Senator Brater’s statement is as follows:
I would like to echo the remarks of the good chair of the Corrections Subcommittee, that it has been, indeed, a very collegial experience working on this subcommittee, both across the aisle and across the rotunda. I greatly appreciate and respect the work of the good chair of the subcommittee, especially since he and I are probably as far apart as any two Senators could be on ideological measures. We have had an excellent working relationship, and I really appreciate the opportunity to exchange ideas and have some meetings of the minds.
I certainly agree with the good chair’s objectives of reducing the costs of this department, which are close to 20 percent of the General Fund. I think that we need to continue to look at various ways of reducing the costs in this department, including preventive care education and more money going into the mental health system early on to prevent criminalization of people with mental illness. We have seen—just to remind my colleagues for one last time—a huge process of transinstitutionalization that has occurred as we closed mental health facilities in the 1990s. A number of the people who were discharged from those hospitals did end up incarcerated, tragically, in our prison system and in our jails.
I really appreciate the support I have received from Senator Cropsey and Senator Kahn in moving some money into State Police for training law enforcement officers to identify people with mental illness who might be diverted back into the mental health system, rather than being arrested and criminalized. I think in the long run that will also save us money in this budget.
I do want to express a concern for my colleagues who will be returning to keep in eye on the reduced funding for mental health that is reflected in this budget. Recent study has shown that 25 percent of the people in Michigan prisoners are people with mental illness. Not all of them are currently being treated according to this study. We need to keep in eye on that. Also this policy of having a formulary for psychotropic medications is problematic since that is one area of prescribing drugs that is very complex, and it’s very hard to find the right drug. They don’t always fit into a formulary and also be effective. We need to keep an eye on that policy.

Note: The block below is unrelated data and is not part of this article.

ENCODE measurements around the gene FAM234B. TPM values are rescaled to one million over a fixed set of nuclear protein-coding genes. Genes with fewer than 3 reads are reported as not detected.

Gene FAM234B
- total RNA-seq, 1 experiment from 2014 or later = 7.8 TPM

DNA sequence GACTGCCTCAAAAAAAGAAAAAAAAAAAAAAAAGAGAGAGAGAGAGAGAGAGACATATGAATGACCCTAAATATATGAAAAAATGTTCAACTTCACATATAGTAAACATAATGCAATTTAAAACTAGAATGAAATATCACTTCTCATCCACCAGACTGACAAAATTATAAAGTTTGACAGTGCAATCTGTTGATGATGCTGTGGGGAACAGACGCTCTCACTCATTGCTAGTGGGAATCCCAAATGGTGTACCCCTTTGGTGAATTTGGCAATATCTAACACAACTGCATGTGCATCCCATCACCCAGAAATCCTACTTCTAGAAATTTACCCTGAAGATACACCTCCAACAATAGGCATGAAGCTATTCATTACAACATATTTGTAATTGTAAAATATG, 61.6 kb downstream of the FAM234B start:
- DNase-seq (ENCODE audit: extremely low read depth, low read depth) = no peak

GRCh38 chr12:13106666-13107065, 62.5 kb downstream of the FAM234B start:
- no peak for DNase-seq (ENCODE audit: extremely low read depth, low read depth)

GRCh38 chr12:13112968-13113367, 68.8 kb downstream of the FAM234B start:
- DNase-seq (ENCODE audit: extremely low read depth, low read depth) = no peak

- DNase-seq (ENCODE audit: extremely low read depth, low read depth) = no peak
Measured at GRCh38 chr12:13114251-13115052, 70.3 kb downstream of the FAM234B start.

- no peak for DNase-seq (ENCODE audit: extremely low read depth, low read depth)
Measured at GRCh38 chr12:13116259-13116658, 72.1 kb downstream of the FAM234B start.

We are not always going to be able to save money through privatization, so I think that we need to be looking at structural ways of reducing the prison populations through sentencing guidelines reforms, looking at the truth in sentencing policies, and trying to examine whether we are really getting public policy benefits from having the length of sentences we have in the state of Michigan. We have many surrounding states that have shorter sentences, and we don’t have a commensurately lower crime rate to show here in the state for our longer sentences. I hope that in the future that the Legislature will keep examining this issue and trying to address it.
Again, I want to thank Senator Cropsey and all of my colleagues on both sides of the aisle and rotunda for the opportunity to work on this budget, and I do urge a “yes” vote on it today.
Senator Cropsey’s statement is as follows:
This budget meets the target. It assumes that prisoner good-time bills will not pass and bumps up the prison population from the Governor’s recommendation, although below current year budget. The prison population is running over a thousand below current year, and that is reflected in the budget. No prisons are proposed to be closed under this budget. The County Jail Reimbursement Program is funded for a full year, with counties having the option of which of two standards to utilize for reimbursement
The Michigan Department of Corrections proposed $51 million in savings in food, transportation, health care services, and various smaller line items. These savings and more are in the budget, as well as additional savings we believe the department can accomplish through aggressive reconsideration and realignment of their current practices. These additional savings are spread across the incarceration facility line items.